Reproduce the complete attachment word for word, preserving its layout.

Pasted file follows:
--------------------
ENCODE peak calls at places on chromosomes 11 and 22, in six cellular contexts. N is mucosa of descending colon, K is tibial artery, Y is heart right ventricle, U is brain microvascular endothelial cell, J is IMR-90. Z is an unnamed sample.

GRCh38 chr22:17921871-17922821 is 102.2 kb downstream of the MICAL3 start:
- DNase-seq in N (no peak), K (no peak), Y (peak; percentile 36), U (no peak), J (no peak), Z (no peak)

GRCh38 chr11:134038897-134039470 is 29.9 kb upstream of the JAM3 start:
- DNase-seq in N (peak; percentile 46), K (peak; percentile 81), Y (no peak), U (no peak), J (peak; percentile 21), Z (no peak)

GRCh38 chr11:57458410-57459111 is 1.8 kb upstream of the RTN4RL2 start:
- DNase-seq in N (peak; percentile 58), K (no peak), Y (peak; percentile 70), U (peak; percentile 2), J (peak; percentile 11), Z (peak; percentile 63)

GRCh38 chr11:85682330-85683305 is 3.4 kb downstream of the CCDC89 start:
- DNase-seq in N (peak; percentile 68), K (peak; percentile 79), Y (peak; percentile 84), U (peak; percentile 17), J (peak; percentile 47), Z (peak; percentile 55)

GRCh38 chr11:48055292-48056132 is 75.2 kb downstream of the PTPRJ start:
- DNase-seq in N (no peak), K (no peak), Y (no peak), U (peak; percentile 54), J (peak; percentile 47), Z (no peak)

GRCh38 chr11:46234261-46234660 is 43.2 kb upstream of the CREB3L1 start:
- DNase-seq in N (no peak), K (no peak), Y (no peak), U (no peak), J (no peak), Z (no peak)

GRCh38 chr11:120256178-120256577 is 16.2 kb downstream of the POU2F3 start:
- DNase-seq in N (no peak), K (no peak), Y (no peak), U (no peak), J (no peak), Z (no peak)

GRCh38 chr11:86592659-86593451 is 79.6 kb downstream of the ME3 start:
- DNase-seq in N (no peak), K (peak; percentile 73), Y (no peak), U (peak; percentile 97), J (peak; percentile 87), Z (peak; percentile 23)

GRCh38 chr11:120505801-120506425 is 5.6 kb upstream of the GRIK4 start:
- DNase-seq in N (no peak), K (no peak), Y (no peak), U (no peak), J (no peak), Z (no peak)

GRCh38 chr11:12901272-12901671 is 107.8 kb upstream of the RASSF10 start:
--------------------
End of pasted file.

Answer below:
ENCODE peak calls at places on chromosomes 11 and 22, in six cellular contexts. N is mucosa of descending colon, K is tibial artery, Y is heart right ventricle, U is brain microvascular endothelial cell, J is IMR-90. Z is an unnamed sample.

GRCh38 chr22:17921871-17922821 is 102.2 kb downstream of the MICAL3 start:
- DNase-seq in N (no peak), K (no peak), Y (peak; percentile 36), U (no peak), J (no peak), Z (no peak)

GRCh38 chr11:134038897-134039470 is 29.9 kb upstream of the JAM3 start:
- DNase-seq in N (peak; percentile 46), K (peak; percentile 81), Y (no peak), U (no peak), J (peak; percentile 21), Z (no peak)

GRCh38 chr11:57458410-57459111 is 1.8 kb upstream of the RTN4RL2 start:
- DNase-seq in N (peak; percentile 58), K (no peak), Y (peak; percentile 70), U (peak; percentile 2), J (peak; percentile 11), Z (peak; percentile 63)

GRCh38 chr11:85682330-85683305 is 3.4 kb downstream of the CCDC89 start:
- DNase-seq in N (peak; percentile 68), K (peak; percentile 79), Y (peak; percentile 84), U (peak; percentile 17), J (peak; percentile 47), Z (peak; percentile 55)

GRCh38 chr11:48055292-48056132 is 75.2 kb downstream of the PTPRJ start:
- DNase-seq in N (no peak), K (no peak), Y (no peak), U (peak; percentile 54), J (peak; percentile 47), Z (no peak)

GRCh38 chr11:46234261-46234660 is 43.2 kb upstream of the CREB3L1 start:
- DNase-seq in N (no peak), K (no peak), Y (no peak), U (no peak), J (no peak), Z (no peak)

GRCh38 chr11:120256178-120256577 is 16.2 kb downstream of the POU2F3 start:
- DNase-seq in N (no peak), K (no peak), Y (no peak), U (no peak), J (no peak), Z (no peak)

GRCh38 chr11:86592659-86593451 is 79.6 kb downstream of the ME3 start:
- DNase-seq in N (no peak), K (peak; percentile 73), Y (no peak), U (peak; percentile 97), J (peak; percentile 87), Z (peak; percentile 23)

GRCh38 chr11:120505801-120506425 is 5.6 kb upstream of the GRIK4 start:
- DNase-seq in N (no peak), K (no peak), Y (no peak), U (no peak), J (no peak), Z (no peak)

GRCh38 chr11:12901272-12901671 is 107.8 kb upstream of the RASSF10 start: